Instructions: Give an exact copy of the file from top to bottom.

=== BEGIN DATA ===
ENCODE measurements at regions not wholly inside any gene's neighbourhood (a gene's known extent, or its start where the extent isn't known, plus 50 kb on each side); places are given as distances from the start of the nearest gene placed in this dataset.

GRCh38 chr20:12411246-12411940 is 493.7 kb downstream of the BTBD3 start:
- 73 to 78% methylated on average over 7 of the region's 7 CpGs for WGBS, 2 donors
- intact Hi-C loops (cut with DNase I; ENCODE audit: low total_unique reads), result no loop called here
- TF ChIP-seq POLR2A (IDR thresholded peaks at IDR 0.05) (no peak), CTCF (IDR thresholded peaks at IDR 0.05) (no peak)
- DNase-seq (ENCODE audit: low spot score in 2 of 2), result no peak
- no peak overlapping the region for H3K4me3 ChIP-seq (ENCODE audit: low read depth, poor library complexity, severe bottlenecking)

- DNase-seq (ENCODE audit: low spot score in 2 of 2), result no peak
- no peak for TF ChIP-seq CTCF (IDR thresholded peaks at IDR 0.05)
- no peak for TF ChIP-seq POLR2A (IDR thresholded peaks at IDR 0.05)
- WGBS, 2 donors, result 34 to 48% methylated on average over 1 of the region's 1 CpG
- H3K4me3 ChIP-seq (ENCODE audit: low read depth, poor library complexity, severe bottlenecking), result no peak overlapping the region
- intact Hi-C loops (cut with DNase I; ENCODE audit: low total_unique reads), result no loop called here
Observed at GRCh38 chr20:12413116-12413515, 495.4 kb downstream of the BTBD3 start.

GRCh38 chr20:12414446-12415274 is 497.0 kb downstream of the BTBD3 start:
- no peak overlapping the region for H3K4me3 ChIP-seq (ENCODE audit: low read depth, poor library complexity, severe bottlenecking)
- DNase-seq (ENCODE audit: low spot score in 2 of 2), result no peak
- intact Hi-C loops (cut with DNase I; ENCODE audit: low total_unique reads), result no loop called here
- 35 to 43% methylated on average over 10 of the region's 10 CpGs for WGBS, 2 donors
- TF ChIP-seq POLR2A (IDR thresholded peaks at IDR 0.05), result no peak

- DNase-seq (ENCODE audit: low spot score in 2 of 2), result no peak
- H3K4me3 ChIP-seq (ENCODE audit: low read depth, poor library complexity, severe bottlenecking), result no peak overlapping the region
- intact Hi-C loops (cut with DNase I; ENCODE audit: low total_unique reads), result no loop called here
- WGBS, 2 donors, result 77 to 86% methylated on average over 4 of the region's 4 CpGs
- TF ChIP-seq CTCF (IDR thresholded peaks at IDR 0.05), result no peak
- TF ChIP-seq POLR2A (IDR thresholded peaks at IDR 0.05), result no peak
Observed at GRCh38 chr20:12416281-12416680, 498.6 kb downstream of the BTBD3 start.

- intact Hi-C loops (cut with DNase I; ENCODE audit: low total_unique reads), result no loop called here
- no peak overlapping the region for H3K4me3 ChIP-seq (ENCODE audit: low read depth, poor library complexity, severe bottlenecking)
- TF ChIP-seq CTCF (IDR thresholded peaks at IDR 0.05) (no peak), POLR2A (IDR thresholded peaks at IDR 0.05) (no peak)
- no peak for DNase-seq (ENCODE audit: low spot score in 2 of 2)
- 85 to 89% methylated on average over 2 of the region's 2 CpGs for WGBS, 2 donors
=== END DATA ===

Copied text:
ENCODE measurements at regions not wholly inside any gene's neighbourhood (a gene's known extent, or its start where the extent isn't known, plus 50 kb on each side); places are given as distances from the start of the nearest gene placed in this dataset.

GRCh38 chr20:12411246-12411940 is 493.7 kb downstream of the BTBD3 start:
- 73 to 78% methylated on average over 7 of the region's 7 CpGs for WGBS, 2 donors
- intact Hi-C loops (cut with DNase I; ENCODE audit: low total_unique reads), result no loop called here
- TF ChIP-seq POLR2A (IDR thresholded peaks at IDR 0.05) (no peak), CTCF (IDR thresholded peaks at IDR 0.05) (no peak)
- DNase-seq (ENCODE audit: low spot score in 2 of 2), result no peak
- no peak overlapping the region for H3K4me3 ChIP-seq (ENCODE audit: low read depth, poor library complexity, severe bottlenecking)

- DNase-seq (ENCODE audit: low spot score in 2 of 2), result no peak
- no peak for TF ChIP-seq CTCF (IDR thresholded peaks at IDR 0.05)
- no peak for TF ChIP-seq POLR2A (IDR thresholded peaks at IDR 0.05)
- WGBS, 2 donors, result 34 to 48% methylated on average over 1 of the region's 1 CpG
- H3K4me3 ChIP-seq (ENCODE audit: low read depth, poor library complexity, severe bottlenecking), result no peak overlapping the region
- intact Hi-C loops (cut with DNase I; ENCODE audit: low total_unique reads), result no loop called here
Observed at GRCh38 chr20:12413116-12413515, 495.4 kb downstream of the BTBD3 start.

GRCh38 chr20:12414446-12415274 is 497.0 kb downstream of the BTBD3 start:
- no peak overlapping the region for H3K4me3 ChIP-seq (ENCODE audit: low read depth, poor library complexity, severe bottlenecking)
- DNase-seq (ENCODE audit: low spot score in 2 of 2), result no peak
- intact Hi-C loops (cut with DNase I; ENCODE audit: low total_unique reads), result no loop called here
- 35 to 43% methylated on average over 10 of the region's 10 CpGs for WGBS, 2 donors
- TF ChIP-seq POLR2A (IDR thresholded peaks at IDR 0.05), result no peak

- DNase-seq (ENCODE audit: low spot score in 2 of 2), result no peak
- H3K4me3 ChIP-seq (ENCODE audit: low read depth, poor library complexity, severe bottlenecking), result no peak overlapping the region
- intact Hi-C loops (cut with DNase I; ENCODE audit: low total_unique reads), result no loop called here
- WGBS, 2 donors, result 77 to 86% methylated on average over 4 of the region's 4 CpGs
- TF ChIP-seq CTCF (IDR thresholded peaks at IDR 0.05), result no peak
- TF ChIP-seq POLR2A (IDR thresholded peaks at IDR 0.05), result no peak
Observed at GRCh38 chr20:12416281-12416680, 498.6 kb downstream of the BTBD3 start.

- intact Hi-C loops (cut with DNase I; ENCODE audit: low total_unique reads), result no loop called here
- no peak overlapping the region for H3K4me3 ChIP-seq (ENCODE audit: low read depth, poor library complexity, severe bottlenecking)
- TF ChIP-seq CTCF (IDR thresholded peaks at IDR 0.05) (no peak), POLR2A (IDR thresholded peaks at IDR 0.05) (no peak)
- no peak for DNase-seq (ENCODE audit: low spot score in 2 of 2)
- 85 to 89% methylated on average over 2 of the region's 2 CpGs for WGBS, 2 donors